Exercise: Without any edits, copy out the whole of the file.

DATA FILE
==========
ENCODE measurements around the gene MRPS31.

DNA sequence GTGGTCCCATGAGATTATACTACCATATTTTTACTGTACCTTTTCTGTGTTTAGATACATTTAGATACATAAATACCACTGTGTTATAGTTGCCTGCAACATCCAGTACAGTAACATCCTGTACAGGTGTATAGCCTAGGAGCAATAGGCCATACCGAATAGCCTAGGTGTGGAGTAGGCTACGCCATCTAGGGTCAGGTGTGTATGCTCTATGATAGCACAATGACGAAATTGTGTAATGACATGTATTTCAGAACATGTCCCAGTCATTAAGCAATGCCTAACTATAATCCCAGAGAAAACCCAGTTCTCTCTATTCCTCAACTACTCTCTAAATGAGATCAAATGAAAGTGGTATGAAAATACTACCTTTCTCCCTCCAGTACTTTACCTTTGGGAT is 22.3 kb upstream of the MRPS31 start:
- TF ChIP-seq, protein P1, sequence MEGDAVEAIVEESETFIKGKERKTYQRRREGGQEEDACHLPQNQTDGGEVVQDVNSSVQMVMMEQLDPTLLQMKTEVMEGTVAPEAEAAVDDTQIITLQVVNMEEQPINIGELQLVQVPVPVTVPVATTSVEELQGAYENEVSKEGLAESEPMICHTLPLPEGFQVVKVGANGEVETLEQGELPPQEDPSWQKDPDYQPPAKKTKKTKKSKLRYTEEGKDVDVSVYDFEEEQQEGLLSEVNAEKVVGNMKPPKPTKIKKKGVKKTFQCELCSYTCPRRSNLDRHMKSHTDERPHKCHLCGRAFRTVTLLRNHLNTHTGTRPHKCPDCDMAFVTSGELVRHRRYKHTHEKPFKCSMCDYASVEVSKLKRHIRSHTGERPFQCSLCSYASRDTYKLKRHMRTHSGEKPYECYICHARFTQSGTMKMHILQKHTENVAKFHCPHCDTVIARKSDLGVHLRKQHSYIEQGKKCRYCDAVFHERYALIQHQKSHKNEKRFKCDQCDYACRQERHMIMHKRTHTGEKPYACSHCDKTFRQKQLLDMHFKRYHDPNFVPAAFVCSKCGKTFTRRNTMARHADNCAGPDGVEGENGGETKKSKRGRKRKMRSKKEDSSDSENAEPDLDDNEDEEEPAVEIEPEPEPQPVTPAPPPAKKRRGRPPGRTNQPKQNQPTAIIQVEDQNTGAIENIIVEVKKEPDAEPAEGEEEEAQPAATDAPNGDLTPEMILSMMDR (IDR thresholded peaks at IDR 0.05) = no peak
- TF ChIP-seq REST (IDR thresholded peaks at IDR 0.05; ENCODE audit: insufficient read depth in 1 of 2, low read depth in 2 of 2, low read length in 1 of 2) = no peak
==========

ENCODE measurements around the gene MRPS31.

DNA sequence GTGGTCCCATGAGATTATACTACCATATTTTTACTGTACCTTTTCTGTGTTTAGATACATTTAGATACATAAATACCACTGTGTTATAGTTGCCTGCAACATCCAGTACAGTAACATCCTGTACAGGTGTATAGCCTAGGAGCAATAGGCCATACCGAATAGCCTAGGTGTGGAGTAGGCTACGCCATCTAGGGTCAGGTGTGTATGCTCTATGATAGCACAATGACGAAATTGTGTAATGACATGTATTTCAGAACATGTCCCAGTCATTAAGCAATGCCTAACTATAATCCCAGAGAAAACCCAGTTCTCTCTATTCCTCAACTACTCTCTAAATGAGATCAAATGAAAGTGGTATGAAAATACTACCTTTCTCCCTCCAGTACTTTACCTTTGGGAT is 22.3 kb upstream of the MRPS31 start:
- TF ChIP-seq, protein P1, sequence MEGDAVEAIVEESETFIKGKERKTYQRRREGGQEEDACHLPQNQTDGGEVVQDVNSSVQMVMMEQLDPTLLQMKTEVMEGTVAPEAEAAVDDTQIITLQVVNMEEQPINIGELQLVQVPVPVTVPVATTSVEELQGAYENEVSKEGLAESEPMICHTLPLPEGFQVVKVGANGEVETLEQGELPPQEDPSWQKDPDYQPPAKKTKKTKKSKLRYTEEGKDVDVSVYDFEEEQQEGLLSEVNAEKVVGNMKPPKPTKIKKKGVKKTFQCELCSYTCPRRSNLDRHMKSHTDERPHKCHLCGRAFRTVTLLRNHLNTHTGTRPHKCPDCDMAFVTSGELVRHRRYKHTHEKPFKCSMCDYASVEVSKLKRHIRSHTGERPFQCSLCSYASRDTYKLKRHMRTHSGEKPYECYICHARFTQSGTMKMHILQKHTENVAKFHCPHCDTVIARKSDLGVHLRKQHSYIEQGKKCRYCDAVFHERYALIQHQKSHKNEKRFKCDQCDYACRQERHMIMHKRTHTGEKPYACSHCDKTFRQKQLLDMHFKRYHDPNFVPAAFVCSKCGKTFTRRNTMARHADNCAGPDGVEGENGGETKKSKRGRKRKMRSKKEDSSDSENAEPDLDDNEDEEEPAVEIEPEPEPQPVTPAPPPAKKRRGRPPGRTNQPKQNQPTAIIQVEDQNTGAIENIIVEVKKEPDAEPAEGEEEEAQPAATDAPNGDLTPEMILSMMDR (IDR thresholded peaks at IDR 0.05) = no peak
- TF ChIP-seq REST (IDR thresholded peaks at IDR 0.05; ENCODE audit: insufficient read depth in 1 of 2, low read depth in 2 of 2, low read length in 1 of 2) = no peak